RETIREMENT REFORM: Editorials: Edition: March / May 2020

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Defects in the system

Rowan Burger, head of client strategy at Momentum Investment, calls for them

to be addressed so that funding can be improved across the board.

It’s time for the legislators to reassess the state of SA retirement savings. They should change their focus from one of cost saving to look more broadly at financial inclusion and quality of outcome. Much has been done over recent years to simplify the tax system and push for greater efficiencies. This can be demonstrated by the fact that, over the last decade, the number of active retirement funds has reduced from more than 13 000 to just over 2000. A streamlining of pension and provident funds may bring even further reduction. The level of governance and reporting has increased significantly, as evidenced by the increase in the size of the levies from the FSCA regulator. It means a cost-only outcome of the reductions drive is not the sole benefit. Take a step back to consider what the unintended consequences of this focus have been so far. Ours is a voluntary tax-incentivised savings system. Employers have a choice to enrol their employees in the system. With greater member choice, employees decide their level of savings. Measures of the system’s success would also be the extent to which the working population is covered and whether the benefits delivered are adequate. From the 2018 National Treasury tax statistics, we can observe that in the system there are only some 4,7m of an estimated 16,5m workers. We also see that contribution levels average 11% of taxable remuneration dropping down to only 2% for the top earnings category. This clearly indicates that the current system misses its mark in terms of coverage and delivery of outcomes.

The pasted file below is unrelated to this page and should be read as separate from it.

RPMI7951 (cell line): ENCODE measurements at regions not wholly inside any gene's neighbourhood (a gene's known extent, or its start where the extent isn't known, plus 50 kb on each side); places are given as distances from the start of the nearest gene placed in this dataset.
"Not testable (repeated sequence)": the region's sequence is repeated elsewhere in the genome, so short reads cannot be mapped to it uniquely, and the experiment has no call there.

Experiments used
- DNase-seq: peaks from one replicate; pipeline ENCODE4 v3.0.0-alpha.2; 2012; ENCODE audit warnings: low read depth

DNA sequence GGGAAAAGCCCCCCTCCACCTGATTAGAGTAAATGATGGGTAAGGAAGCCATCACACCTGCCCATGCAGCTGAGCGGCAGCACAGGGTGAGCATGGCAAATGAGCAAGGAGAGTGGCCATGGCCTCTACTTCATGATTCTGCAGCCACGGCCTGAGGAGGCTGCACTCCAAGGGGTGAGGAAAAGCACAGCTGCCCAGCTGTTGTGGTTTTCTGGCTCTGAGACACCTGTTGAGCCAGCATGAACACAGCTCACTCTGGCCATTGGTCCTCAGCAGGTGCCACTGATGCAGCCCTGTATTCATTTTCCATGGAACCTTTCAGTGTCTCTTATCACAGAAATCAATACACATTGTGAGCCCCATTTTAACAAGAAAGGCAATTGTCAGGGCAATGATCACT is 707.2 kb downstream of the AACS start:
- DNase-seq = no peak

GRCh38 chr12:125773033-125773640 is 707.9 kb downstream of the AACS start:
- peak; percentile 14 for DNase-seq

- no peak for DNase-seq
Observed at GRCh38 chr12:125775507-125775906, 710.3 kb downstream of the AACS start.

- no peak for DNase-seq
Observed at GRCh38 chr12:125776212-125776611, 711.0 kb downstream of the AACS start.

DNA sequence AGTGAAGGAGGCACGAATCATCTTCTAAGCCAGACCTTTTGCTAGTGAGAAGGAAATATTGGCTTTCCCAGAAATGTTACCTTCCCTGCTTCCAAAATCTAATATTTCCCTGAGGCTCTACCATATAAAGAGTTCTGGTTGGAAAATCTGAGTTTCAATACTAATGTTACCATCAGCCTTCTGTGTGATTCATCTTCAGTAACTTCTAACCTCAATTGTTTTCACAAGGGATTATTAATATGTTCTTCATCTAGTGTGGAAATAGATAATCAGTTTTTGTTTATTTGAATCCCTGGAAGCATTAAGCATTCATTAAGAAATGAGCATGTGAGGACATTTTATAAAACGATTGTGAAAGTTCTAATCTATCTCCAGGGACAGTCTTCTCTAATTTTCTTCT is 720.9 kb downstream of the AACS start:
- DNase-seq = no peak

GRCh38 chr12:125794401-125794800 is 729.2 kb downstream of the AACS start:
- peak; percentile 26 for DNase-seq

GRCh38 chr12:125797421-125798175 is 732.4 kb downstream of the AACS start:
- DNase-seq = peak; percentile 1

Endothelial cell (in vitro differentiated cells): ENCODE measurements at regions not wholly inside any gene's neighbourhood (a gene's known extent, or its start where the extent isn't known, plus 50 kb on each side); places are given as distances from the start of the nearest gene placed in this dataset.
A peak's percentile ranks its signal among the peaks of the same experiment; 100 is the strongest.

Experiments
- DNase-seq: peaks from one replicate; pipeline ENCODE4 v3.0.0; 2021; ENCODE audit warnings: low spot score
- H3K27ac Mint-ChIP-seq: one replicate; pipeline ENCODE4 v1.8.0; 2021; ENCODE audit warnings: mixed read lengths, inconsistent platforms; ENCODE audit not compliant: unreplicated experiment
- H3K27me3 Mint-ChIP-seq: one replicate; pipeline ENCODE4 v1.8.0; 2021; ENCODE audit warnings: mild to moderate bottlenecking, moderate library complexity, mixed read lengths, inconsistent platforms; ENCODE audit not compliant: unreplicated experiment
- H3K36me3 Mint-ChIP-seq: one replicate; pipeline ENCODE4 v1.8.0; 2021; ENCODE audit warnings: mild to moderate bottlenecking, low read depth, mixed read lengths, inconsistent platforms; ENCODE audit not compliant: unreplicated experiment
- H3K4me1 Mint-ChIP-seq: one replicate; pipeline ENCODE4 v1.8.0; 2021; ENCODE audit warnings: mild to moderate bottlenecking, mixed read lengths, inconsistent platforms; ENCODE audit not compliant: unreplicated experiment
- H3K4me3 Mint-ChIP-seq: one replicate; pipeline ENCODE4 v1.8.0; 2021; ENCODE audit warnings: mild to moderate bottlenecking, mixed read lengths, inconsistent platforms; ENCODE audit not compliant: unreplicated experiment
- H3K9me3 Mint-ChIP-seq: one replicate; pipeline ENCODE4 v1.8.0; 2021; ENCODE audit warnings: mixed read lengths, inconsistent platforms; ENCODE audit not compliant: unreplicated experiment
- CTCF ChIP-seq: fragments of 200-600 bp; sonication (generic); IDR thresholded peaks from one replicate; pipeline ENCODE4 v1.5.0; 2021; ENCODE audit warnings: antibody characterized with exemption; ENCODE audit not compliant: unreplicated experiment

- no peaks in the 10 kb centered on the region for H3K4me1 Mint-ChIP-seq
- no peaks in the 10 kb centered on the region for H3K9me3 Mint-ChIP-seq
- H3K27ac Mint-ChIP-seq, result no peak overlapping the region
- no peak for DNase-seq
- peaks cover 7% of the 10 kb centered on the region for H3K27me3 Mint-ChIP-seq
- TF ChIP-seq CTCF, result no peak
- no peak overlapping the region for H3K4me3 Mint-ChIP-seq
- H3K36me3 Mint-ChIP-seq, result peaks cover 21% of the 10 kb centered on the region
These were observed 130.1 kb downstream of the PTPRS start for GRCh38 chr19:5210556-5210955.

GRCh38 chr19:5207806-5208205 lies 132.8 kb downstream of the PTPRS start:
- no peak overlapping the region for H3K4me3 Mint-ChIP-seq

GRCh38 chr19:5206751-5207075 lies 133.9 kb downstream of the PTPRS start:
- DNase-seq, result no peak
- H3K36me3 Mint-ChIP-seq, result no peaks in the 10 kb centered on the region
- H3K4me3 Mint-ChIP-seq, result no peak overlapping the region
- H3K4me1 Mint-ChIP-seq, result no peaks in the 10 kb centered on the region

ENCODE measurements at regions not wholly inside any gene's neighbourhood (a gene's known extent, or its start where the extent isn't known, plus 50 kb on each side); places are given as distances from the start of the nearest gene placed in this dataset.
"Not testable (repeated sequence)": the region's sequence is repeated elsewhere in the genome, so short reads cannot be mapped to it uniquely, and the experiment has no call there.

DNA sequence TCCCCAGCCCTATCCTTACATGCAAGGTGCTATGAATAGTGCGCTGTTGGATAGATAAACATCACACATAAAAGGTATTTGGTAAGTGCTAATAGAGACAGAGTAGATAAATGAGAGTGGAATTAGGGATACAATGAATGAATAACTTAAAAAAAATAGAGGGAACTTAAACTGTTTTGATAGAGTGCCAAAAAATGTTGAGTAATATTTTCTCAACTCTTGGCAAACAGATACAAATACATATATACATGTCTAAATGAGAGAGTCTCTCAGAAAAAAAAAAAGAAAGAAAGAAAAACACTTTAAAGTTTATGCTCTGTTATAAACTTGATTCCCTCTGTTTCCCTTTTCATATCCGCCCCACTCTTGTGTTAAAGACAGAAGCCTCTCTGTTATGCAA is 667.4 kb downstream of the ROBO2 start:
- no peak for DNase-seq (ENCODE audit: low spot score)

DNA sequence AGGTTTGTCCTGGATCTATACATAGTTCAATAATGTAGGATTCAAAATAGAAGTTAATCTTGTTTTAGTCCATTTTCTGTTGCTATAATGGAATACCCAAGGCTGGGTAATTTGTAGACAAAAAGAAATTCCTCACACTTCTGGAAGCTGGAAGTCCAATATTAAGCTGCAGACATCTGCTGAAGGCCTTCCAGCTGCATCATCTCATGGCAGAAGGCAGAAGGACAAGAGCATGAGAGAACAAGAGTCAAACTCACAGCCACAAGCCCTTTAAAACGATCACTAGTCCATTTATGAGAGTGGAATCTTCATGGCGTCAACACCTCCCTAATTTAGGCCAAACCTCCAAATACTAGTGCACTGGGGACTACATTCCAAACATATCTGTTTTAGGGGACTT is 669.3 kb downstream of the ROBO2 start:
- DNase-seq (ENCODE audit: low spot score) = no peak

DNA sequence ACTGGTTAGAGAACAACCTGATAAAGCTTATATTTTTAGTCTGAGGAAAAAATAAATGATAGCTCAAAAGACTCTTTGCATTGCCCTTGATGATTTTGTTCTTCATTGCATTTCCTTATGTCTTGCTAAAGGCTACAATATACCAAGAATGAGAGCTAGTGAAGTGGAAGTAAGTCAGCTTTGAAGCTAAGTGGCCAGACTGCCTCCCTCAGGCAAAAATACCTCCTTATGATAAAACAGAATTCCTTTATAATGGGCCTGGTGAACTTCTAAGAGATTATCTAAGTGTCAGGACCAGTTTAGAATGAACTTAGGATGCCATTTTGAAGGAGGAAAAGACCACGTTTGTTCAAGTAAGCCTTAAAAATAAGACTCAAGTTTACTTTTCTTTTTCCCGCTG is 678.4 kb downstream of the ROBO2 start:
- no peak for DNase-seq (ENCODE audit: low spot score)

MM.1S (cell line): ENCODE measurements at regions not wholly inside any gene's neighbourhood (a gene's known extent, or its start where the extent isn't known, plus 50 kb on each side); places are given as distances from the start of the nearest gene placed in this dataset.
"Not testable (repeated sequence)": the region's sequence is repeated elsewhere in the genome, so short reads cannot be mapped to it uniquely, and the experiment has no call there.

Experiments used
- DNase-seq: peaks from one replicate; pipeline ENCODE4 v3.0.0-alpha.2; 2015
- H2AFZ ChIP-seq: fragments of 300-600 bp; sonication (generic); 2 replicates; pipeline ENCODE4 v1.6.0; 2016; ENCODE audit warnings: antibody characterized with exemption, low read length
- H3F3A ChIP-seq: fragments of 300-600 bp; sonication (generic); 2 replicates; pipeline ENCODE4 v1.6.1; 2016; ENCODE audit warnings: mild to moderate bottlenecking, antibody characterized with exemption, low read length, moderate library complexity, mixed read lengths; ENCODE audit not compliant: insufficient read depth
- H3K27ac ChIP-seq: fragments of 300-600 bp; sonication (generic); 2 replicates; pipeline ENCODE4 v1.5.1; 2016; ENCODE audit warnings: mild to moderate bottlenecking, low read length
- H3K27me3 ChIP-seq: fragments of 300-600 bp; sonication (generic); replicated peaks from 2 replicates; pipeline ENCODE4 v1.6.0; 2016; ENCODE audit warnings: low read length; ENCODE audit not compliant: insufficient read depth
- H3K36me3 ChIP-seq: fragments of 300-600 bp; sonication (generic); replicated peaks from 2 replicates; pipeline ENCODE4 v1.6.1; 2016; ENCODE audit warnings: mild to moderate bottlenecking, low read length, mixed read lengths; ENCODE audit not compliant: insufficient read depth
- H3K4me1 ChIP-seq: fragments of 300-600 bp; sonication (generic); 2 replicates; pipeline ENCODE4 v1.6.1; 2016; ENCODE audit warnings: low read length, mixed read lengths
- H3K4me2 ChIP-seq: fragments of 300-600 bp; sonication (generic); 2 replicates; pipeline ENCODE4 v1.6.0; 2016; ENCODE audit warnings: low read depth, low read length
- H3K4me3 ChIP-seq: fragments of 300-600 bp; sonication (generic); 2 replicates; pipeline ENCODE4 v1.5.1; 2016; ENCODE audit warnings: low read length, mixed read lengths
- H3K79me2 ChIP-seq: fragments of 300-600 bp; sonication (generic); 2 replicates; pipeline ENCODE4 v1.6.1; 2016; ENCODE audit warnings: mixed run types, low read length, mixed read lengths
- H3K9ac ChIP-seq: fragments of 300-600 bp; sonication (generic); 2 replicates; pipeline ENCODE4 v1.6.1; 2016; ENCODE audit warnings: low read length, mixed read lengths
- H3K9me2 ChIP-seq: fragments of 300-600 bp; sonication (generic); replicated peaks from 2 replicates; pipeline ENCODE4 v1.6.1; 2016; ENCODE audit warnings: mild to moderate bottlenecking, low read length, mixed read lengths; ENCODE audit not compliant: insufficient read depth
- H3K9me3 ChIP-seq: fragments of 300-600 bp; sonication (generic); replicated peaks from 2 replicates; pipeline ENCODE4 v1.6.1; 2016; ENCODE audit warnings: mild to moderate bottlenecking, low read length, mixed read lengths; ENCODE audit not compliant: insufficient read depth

(It is broadly accepted that a 15%-of-salary retirement savings level, appropriately invested for 40 years, will deliver an adequate retirement income.) Instead of further focus on incremental cost savings which could be achieved by funds, it is time to take a broader view of how to solve these other problems:

•  The old-age grant is generous by international standards. As it is means tested, it forms a disincentive for low-income workers to participate and preserve savings;

Much of our workforce is informal or part-time. It means that the pre-determined regular contributions required by the Pension Funds Act excludes them from meaningful participation, since SA has only around 9m permanent full-time employees;

While there is a tax incentive for higher-paid workers, those below the threshold have no incentive to tie up their savings until they are aged 55;

Threats of prescribed assets and other investment restrictions have higher-paid workers preferring to save outside the system where they can control their savings;

The ability to encash benefits in full when changing jobs leads to over 90% of these members doing so. This results in savings terms being nowhere near the 40 years, and therefore in insufficient benefits;

With the current poor savings levels, lack of skills in the economy and improvements in old-age life expectancy, on international experience there should be increases in retirement ages to at least age 65;

Contribution reconciliations and death-benefit distributions remain administratively-intense activities. Their benefit to members should be better interrogated and debated;

Disclosures of costs have been important but need to be balanced by an assessment of value created. Over recent years, the advantage of a significant pool of assets to support the economy and transform the lives of ordinary South Africans has become clearer than ever. Support for this savings pool is essential. Much has been achieved over the last decade to achieve better retirement outcomes. However, our system will remain sub-optimal without a broader focus and a few more bold reforms.